Nationwide, the dollar amount of attempted fraudulent credit card charges increased by 35% in April 2020 from a year before, according to Fidelity National Information Services Inc., which monitors banking fraud.

Koko’s Mediterranean Cafe owner Shant Bogharian said he started to notice more people claiming missing order items and requesting refunds through third-party food ordering and delivery services about two months ago. The largest refund request was for more than $140. Bogharian said the reason given for the refund requests is often “change of plans.”

“It’s insane that someone tries to get a refund maybe 10 minutes after they pick up the order,” he said. “It’s insulting. We just went through the effort to make the food for this person, they picked it up, then they ask for a refund.”

Hwang also has had numerous issues with people claiming missing food or the wrong items. On a Postmates order, a customer requested a full refund for one of the restaurant’s dosiraks. The customer claimed she was given the wrong size. The only problem? The dosirak comes in a single size. Hwang sent a photo of the order to Postmates and explained the sizing. She was promptly reimbursed.

While some apps such as DoorDash allow restaurants to press a button once an order has been picked up, others only have an option to confirm that the order is ready. Bogharian said having a way to confirm a pickup on both the merchant and customer side would be helpful. While he said he has successfully disputed some of the claims through the third-party food services, he noted that it takes more than three days for them to credit his account, while customers usually are given refunds instantaneously. And when the services refund money to customers, the restaurants foot the bill.

To safeguard against scammers who order directly, Bogharian no longer takes payment via credit card over the phone.

Fern Kaewtathip, who co-owns Luv2Eat Thai Bistro in Hollywood, said every month, she gets about three to six customers who claim they never received their order through third-party partners. She estimates the restaurant lost at least a few thousand dollars last year to disputed charges but adds that disputing chargebacks is easier with the third-party partners than with the credit card companies.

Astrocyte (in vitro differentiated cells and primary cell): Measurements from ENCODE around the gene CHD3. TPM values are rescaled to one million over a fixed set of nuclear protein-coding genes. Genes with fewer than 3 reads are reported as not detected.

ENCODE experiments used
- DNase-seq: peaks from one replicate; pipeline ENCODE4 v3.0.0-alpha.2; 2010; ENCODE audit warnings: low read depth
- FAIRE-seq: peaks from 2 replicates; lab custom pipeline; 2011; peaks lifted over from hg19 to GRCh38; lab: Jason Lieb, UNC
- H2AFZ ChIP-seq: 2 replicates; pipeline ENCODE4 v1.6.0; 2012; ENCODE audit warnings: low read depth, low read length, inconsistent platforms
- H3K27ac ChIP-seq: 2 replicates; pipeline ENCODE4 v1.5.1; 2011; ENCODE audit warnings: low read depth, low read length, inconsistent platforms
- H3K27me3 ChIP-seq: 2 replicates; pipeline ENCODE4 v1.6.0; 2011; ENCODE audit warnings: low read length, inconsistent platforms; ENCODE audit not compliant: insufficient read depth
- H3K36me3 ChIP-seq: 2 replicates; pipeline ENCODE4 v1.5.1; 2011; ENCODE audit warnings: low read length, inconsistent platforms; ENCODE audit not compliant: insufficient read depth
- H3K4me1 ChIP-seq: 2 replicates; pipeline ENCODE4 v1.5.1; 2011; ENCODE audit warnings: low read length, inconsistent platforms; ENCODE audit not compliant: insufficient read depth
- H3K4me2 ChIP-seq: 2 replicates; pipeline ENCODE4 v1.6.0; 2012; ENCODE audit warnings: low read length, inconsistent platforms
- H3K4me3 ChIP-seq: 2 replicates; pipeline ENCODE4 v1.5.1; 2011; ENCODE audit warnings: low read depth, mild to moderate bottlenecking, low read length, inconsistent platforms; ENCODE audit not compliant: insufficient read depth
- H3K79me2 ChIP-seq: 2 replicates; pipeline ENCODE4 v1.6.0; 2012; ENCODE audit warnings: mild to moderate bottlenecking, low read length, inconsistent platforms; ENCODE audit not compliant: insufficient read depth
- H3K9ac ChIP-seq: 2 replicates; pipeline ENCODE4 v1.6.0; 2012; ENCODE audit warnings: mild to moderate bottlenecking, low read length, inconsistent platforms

“Last year our credit card sales dropped by 80% because they were replaced by third-party companies,” Kaewtathip said. “We pay commission but at least we don’t have the risk of lost orders.”

Kaewtathip now requires that customers show ID and sign for all large orders made over the phone. But sometimes, she said, especially if it’s busy, it’s hard to check everyone’s ID.

Eddy Shin, chef-owner of A Cut Above butcher shop in Santa Monica, ascribes the uptick in fraud and scams to opportunities created by the pandemic. As part of the shop’s COVID-19 protocols, Shin is not allowing customers inside the store and is taking orders only by phone or online.

“People are desperate and we need the business, so when someone puts in a big order, [the business is going] to take it,” said Shin. “You think, ‘Oh my God, it’s too good to be true,’ then you find out it’s a total scam.”

On Jan. 6, a customer placed an order for $600 worth of meat over the phone. It was a large order but Shin and shop manager Alice Mackenzie said they were not suspicious. They often work with private chefs who place large orders. There was trouble with the credit card, and the customer had to call back a few times before the charge went through.

“We are used to working with private chefs that may have households, and they sometimes have multiple cards,” Mackenzie said. “This didn’t really raise any alarms.”

The next day, the customer picked up the food. Later that week, the same person placed an order for $1,300 worth of meat using a different card. He picked the order up the next day.

A few weeks later, Mackenzie and Shin received a notice from their credit processor that both the $600 and $1,300 charges were being disputed. They were given the option to contact the cardholder directly to fight the chargeback but, in an effort to protect sensitive customer information, Mackenzie said she was “trashing out” credit card information almost nightly.

Without a way to contact the customer directly, Shin and Mackenzie filed a report with the Santa Monica Police Department at the end of January. They also implemented new policies to try to prevent something similar from happening again. They now flag any large purchase from a new customer and require that person come into the store and present the credit card to charge in person.

“It’s a very expensive lesson,” Mackenzie said.

“It’s disheartening,” added Shin. “But if there’s some kind of loophole or some kind of weakness in the security, people will find a way to take advantage of it.”